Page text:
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A New Peanut Allergy Treatment Could Mean Peanut Butter For Everyone

A new peanut allergy treatment out of Melbourne could help save lives -- and put PB&J sandwiches back on the menu.

Scientists from Monash University and The Alfred ­hospital have successfully developed and tested the treatment which exposes patients to peanut proteins -- without causing an anaphylactic reaction

Developed in conjunction with biotech company Aravax, the once-a-month injection -- called PVX108 -- was trialled over 18 months and saw no dangerous side effects.

Previous trials that exposed peanut allergy sufferers to peanuts in order to increase their tolerance weren't as successful -- many participants suffered anaphylactic shock requiring urgent use of an EpiPen and hospital care.

READ MORE: The Dark Reason Behind Increasing Milk Allergy Rates In Babies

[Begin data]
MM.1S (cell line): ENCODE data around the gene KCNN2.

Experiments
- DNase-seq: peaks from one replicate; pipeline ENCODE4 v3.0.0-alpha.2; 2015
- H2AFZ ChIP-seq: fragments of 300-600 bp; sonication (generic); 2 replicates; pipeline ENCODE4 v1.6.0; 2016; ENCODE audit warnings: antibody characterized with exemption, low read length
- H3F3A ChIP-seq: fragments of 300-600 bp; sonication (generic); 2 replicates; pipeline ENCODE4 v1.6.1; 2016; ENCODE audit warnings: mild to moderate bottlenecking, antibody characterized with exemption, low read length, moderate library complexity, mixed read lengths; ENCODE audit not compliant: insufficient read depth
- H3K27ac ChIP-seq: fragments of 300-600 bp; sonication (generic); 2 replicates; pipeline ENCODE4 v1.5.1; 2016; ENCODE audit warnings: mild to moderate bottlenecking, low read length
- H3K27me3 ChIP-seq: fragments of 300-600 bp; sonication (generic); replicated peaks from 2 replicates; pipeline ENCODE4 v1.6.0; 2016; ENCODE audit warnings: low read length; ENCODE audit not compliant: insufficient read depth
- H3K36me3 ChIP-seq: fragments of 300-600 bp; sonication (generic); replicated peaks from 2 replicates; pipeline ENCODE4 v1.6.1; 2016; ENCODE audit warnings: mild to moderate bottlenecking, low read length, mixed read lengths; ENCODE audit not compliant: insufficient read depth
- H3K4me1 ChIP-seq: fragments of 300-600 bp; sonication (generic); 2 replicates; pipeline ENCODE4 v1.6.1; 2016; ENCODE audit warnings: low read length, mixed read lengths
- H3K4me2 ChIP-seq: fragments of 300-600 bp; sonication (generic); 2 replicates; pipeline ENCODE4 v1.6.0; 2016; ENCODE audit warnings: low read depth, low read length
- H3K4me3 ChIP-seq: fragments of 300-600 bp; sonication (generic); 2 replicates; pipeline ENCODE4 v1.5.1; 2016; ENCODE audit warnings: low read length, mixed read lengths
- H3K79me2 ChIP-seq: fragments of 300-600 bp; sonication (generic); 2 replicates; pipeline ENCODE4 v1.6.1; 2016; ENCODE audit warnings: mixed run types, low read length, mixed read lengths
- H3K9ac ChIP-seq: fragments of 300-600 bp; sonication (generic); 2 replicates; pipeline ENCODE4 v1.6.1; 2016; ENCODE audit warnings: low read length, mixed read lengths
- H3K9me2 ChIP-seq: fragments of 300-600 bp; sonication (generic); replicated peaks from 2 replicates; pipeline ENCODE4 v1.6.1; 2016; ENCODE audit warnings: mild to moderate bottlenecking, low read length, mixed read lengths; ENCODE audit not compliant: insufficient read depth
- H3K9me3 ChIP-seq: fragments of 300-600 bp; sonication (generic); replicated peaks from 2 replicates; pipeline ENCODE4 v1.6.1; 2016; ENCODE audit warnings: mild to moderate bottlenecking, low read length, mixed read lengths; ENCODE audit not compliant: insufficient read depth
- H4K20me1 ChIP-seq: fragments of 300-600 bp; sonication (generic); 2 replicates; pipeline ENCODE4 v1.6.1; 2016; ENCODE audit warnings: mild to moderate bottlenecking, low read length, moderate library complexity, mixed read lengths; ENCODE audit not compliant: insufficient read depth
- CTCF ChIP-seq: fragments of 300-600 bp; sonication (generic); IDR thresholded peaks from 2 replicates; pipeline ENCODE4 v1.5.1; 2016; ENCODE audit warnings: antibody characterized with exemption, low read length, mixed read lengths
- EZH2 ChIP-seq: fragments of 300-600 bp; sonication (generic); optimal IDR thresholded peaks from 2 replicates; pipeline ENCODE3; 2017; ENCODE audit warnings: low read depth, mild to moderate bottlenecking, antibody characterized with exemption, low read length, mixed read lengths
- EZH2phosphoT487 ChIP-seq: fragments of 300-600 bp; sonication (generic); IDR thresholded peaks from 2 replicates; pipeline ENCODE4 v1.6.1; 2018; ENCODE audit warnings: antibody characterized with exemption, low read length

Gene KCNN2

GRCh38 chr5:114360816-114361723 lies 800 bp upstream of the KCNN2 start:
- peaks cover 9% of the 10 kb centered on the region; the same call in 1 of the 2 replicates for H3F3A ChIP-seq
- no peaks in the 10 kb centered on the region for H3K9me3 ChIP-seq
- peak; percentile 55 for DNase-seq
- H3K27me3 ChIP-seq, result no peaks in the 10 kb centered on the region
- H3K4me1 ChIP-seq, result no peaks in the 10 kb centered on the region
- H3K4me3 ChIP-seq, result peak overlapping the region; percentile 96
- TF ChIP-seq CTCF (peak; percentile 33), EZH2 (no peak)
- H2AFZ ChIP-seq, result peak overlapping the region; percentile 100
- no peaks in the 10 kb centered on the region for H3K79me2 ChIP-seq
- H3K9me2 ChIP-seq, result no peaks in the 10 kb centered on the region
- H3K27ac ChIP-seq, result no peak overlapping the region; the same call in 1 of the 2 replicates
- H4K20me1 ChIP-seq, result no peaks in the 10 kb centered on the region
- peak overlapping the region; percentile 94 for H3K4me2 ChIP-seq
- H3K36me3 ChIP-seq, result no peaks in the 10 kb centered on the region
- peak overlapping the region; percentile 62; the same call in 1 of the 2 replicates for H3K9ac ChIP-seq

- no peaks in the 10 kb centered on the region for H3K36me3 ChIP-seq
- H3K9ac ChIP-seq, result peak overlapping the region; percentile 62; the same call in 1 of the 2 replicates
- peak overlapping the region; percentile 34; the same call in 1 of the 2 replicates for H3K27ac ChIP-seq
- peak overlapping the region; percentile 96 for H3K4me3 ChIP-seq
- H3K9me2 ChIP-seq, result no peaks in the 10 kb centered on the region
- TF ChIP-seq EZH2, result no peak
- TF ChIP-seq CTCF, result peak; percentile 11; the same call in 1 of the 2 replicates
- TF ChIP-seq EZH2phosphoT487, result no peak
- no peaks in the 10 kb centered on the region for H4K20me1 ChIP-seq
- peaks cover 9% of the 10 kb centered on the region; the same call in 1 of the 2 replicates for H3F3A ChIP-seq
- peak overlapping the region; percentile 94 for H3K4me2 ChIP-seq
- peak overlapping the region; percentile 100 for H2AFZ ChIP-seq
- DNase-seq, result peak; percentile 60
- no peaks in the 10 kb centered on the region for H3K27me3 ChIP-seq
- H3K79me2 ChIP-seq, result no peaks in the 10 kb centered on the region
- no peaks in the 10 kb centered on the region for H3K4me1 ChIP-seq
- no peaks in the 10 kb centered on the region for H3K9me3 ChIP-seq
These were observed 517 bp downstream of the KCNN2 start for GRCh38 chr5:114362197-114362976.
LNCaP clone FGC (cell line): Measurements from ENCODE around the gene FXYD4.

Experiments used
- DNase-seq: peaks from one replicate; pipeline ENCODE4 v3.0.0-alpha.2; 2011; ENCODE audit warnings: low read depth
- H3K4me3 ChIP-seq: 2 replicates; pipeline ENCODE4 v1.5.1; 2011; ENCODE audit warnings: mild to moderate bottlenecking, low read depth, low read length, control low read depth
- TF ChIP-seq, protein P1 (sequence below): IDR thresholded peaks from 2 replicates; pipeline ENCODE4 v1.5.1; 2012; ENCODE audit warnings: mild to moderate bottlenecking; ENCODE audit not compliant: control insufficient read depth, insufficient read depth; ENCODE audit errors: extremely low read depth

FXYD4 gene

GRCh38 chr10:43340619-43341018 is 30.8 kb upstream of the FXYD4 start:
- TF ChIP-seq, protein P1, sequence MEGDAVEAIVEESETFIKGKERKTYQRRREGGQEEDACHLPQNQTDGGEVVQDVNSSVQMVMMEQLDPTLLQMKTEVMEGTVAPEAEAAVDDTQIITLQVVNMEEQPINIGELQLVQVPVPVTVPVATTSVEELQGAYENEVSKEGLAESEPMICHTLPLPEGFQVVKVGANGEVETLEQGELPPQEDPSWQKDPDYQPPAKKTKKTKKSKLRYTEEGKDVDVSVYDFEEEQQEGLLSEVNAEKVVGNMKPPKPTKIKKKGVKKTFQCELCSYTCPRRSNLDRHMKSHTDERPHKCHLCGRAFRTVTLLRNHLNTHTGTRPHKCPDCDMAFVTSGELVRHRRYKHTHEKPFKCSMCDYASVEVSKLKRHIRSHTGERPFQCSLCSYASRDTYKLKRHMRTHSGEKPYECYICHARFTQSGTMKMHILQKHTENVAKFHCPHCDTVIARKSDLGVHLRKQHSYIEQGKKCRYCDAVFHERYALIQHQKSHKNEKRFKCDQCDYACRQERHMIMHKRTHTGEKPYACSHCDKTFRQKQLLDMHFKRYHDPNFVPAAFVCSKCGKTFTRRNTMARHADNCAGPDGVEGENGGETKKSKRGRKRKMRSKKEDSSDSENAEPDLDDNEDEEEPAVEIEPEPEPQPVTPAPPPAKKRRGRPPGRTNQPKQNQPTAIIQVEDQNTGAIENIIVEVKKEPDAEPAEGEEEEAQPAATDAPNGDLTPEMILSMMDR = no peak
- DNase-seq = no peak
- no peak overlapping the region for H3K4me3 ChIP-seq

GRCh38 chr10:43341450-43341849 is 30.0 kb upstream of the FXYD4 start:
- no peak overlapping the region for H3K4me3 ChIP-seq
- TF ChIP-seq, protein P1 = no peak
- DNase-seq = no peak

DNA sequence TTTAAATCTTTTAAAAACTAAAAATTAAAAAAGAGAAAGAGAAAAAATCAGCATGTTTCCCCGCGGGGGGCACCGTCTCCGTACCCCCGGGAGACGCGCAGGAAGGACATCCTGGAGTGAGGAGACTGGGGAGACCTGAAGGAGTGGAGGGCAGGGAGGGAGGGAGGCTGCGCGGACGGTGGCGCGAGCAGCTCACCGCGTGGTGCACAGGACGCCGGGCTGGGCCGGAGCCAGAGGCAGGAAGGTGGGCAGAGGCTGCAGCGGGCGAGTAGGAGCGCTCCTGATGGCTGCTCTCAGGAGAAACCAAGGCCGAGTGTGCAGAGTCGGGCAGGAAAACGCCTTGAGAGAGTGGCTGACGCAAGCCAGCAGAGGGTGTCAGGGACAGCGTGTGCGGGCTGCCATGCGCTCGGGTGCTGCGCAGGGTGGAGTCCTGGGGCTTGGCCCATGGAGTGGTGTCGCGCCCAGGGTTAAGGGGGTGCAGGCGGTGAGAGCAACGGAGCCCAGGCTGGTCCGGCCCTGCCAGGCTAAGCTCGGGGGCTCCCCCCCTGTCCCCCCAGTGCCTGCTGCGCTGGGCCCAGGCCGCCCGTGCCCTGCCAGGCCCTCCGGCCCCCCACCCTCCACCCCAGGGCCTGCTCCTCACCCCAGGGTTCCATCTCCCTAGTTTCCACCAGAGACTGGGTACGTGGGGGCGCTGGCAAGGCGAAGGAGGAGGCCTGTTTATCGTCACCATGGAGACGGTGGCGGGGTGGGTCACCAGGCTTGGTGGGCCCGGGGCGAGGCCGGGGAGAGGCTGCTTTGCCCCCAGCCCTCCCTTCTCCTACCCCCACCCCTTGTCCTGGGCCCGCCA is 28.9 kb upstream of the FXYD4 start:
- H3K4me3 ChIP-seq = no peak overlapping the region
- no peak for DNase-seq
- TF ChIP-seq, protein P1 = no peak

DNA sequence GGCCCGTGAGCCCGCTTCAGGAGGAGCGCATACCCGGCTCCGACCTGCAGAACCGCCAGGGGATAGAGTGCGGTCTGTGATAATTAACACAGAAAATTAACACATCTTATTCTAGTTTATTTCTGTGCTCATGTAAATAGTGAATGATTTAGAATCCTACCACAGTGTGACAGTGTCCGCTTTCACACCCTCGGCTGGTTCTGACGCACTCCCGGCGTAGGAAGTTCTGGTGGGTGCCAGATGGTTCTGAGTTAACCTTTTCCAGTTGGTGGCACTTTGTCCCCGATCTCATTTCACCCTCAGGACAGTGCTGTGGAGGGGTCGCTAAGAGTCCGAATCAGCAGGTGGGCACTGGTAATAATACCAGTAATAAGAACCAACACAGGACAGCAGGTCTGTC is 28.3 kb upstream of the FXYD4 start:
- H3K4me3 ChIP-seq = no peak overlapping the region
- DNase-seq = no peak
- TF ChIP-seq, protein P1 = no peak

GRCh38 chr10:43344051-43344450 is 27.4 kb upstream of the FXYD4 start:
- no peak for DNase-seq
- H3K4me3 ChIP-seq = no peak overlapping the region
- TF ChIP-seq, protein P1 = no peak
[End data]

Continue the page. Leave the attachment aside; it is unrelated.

With PVX108 -- which scientists worked for 15 years before starting the human trials -- the peanut proteins were cut into smaller sections, or peptides, to protect patients from the side effects of being exposed to the whole protein.

Monash University Professor Robyn O'Hehir, who is also chief medical adviser to Aravax, called PVX108 a "significant breakthrough in the search for a safe therapy for peanut allergy."

Prof. O'Hehir will present the findings at a medical conference in San Francisco on Tuesday.

The benefits to PVX108 are twofold -- it's safer for sufferers and it can be easily given two or four weeks apart. There's no word on when it'll be available or how much it will cost.

Almost three in every 100 Aussie children have a peanut allergy and as yet there is no known cure. About 20 percent of children will grow out of their allergy -- the remaining 80 percent and their families live in constant fear as a peanut exposure can be deadly.

READ MORE: Dua Lipa Goes Nuts After United Airlines Mishandles Sister's Allergy

The most effective treatment for peanut allergy -- at least until PVX108 becomes commercially available -- is avoidance aka No Peanut Products Whatsoever.

Anything that could contain traces of peanuts or be cross-contaminated is also off the menu. This makes mealtimes, school lunches and dining out tricky.

Now, we're not saying that this new injection could mean the return of peanut butter and jelly sandwiches for everyone but it sure looks like a possibility.

Feature image: Pinterest.

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